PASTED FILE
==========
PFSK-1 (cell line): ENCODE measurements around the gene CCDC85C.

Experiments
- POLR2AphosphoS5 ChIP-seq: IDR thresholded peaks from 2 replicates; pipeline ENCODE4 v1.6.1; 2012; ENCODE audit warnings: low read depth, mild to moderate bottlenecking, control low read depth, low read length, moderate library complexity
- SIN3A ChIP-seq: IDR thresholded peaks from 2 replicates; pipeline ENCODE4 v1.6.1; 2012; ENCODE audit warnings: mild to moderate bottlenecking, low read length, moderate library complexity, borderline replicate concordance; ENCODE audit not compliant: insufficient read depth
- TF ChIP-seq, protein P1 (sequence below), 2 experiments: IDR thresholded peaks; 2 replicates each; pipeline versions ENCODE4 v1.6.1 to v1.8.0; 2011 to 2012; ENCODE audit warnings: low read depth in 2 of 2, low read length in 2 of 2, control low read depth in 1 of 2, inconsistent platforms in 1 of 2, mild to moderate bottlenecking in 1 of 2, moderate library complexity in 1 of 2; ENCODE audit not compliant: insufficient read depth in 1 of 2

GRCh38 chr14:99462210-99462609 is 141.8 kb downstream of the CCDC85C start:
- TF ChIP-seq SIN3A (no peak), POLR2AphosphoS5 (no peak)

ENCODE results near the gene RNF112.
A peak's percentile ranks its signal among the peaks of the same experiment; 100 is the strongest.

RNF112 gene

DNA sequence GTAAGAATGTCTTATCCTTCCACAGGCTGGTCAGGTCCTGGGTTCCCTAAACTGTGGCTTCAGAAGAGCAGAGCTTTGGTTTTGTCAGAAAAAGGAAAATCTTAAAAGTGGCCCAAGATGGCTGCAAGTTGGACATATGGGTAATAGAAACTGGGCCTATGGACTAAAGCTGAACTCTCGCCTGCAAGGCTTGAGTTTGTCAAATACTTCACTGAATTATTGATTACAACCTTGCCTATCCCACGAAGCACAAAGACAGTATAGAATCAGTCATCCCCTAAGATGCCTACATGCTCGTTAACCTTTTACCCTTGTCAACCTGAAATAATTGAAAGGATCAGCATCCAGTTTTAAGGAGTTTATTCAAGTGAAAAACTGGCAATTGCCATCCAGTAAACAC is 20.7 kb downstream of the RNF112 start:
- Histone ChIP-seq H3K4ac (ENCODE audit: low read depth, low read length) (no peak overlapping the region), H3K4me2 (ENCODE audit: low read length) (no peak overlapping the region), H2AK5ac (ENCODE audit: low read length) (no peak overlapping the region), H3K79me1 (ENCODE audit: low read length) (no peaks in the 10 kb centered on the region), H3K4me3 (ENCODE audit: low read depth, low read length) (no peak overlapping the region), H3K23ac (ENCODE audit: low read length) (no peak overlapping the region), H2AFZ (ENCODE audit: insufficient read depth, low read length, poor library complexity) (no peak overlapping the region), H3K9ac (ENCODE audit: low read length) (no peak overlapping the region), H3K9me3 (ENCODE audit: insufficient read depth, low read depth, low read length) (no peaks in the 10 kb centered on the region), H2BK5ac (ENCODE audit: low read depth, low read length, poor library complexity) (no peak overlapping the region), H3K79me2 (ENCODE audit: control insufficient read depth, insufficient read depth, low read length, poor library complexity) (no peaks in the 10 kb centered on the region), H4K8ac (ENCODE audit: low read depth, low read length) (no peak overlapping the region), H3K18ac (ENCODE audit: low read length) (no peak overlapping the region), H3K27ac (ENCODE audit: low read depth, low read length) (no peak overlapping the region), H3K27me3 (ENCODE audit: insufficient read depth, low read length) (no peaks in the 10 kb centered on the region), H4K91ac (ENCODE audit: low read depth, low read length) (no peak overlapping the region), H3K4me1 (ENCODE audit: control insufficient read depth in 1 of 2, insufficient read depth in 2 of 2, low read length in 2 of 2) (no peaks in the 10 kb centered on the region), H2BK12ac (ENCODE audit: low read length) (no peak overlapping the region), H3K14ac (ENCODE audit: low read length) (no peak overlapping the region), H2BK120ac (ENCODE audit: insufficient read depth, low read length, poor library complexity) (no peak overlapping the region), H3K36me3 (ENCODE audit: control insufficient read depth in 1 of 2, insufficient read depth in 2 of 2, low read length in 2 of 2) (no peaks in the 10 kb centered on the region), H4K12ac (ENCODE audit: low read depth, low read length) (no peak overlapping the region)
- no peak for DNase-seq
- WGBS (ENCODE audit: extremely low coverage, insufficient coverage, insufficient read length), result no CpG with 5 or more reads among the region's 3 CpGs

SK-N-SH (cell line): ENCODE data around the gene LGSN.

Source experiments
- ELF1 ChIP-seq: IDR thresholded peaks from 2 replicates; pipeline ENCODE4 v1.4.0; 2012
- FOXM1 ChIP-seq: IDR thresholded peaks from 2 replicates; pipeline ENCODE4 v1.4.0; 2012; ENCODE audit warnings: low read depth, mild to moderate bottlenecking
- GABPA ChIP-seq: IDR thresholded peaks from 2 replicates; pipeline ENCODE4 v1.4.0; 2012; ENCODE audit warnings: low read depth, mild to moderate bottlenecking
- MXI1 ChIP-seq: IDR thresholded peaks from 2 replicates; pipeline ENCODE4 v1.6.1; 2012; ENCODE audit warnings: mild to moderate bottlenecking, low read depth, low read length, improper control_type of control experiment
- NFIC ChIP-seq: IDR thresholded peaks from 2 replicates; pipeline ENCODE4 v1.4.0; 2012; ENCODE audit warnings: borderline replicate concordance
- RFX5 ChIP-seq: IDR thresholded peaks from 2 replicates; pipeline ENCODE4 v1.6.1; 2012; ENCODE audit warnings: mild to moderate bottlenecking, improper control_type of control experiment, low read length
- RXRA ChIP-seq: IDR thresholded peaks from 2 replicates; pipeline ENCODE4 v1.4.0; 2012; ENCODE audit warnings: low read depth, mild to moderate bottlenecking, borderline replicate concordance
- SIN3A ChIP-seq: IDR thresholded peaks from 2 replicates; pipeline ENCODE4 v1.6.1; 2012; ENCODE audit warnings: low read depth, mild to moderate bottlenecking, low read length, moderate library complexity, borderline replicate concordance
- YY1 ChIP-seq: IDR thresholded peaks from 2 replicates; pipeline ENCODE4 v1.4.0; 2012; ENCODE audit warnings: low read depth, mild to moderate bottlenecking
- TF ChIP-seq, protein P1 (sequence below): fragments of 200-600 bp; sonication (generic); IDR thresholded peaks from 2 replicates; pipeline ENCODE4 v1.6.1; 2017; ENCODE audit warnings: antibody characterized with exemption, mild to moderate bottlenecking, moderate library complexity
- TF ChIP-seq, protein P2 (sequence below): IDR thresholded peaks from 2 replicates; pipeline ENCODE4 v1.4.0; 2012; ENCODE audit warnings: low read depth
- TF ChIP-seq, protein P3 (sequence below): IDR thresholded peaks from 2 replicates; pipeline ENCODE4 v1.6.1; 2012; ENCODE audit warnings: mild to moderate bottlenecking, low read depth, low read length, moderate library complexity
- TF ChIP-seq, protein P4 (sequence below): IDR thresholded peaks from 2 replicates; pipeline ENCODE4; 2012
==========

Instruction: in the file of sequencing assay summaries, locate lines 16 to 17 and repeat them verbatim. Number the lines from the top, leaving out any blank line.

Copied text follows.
Source experiments
- ELF1 ChIP-seq: IDR thresholded peaks from 2 replicates; pipeline ENCODE4 v1.4.0; 2012